The Los Angeles Lakers have made all of the efforts to publicly back Russell Westbrook this offseason, but it's hard to ignore that a change of scenery would probably be best for both the player and organization.
And one team that might actually be a fit for Westbrook at this stage of his career is the Miami Heat.
"It makes sense," an Eastern Conference executive told Fox Sports' Ric Bucher. "Miami believes they can rehabilitate anyone."
Bucher wrote that "team executives and scouts could only come up with one potential landing spot" for Westbrook, and it was the Heat. He noted team president Pat Riley "has a history of cultivating fiery competitive players, from Alonzo Mourning to Brian Grant to Jimmy Butler."
But the same stylistic clashes Westbrook has faced with Los Angeles would be present with Miami.
Butler and Bam Adebayo spend a fair amount of time on the ball, much like LeBron James. Westbrook has traditionally been a ball-dominant point guard and offers little off the ball given his woeful perimeter shooting (29.8 percent from three last season, 30.5 percent in his career).
Miami also loves to bang on about its culture of hard work and defensive engagement. Westbrook's effort has never been called into question, at least on the offensive side of the ball, but his defensive intensity could be described as wavering.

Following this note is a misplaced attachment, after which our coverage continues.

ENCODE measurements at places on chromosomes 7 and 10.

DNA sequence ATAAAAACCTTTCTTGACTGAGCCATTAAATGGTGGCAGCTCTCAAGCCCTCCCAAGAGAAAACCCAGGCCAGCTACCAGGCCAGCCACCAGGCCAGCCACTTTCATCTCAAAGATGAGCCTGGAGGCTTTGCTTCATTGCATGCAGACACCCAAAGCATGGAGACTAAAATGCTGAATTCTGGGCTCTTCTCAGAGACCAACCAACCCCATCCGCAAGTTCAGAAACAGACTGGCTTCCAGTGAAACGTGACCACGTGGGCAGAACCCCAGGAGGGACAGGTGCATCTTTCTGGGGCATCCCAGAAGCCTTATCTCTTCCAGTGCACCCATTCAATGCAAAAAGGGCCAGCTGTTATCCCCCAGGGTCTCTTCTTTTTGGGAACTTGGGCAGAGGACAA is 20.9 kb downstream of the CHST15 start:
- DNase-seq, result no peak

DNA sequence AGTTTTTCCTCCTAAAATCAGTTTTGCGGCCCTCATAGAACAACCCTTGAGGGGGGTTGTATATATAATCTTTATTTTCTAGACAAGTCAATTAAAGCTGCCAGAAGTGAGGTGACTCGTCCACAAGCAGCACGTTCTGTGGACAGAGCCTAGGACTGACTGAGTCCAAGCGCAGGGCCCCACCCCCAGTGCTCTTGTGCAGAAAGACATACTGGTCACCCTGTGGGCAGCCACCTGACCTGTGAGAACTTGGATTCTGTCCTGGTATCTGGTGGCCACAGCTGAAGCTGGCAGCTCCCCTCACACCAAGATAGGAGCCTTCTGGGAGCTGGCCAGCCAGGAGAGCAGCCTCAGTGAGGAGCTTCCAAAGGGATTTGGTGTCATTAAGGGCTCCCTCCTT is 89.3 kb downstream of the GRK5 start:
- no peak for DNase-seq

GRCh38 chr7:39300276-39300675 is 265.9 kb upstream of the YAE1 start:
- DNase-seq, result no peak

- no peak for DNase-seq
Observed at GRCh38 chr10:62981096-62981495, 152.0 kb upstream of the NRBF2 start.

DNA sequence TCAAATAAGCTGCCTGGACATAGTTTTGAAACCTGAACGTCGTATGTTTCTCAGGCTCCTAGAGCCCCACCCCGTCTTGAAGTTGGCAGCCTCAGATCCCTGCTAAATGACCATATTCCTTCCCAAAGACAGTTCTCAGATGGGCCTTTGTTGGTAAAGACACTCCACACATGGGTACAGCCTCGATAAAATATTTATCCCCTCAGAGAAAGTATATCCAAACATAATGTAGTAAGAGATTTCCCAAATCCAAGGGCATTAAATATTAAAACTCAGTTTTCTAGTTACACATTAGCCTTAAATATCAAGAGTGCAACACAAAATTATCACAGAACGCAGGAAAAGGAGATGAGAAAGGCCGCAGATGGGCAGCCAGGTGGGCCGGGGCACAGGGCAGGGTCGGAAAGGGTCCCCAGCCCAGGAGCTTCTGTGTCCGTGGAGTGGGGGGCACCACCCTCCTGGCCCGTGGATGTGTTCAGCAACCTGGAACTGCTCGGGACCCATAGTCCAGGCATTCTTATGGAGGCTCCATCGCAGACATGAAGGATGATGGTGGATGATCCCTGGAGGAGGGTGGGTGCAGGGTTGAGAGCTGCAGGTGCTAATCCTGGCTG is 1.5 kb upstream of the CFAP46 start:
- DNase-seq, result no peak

And what would a trade even look like? The Heat could deal Kyle Lowry and Duncan Robinson to make the money work, but surely they'd want more than just Westbrook in return unless they've stopped believing in both players. (Robinson play just 12.2 minutes per game in the playoffs last season, so it's feasible the Heat would be comfortable moving on from him.)
And while the 36-year-old Lowry has struggled with injuries in recent years, his defensive willingness and ability to play off the ball (37.7 percent from three last season, 36.8 in his career) make him a much more natural fit with the Heat.
Plus, even if Miami believes it could get the most out of Westbrook, he would still have to acknowledge that his style needs to change so he can best fit on a contending team.
"It is not what he has left, it is how he will accept that he is not the player that he was," an Eastern Conference scout told Bucher. "It's similar to Carmelo [Anthony]. I'm not sure Russ has the awareness to accept a lesser role."
Something has to give. If Westbrook stays with Los Angeles, his best role may be coming off the bench, as the newly acquired Patrick Beverley is a more natural fit at guard alongside James and Anthony Davis.
"It's hard to see him as anything but a backup for the Lakers," a Western Conference scout told Bucher. "It's hard for him to play with [Davis] and LeBron. It might be OK if they let him go with the second unit. He has to play the only way he knows how unless he can miraculously learn to shoot."
Westbrook, however, has already bristled at such a role.
A change of scenery might afford him the opportunity to keep the role he's played throughout his career. But it's hard to find a landing spot for him with that in mind. The Heat certainly don't feel like a natural match, however much they might believe in the transformative powers of their oft-discussed culture.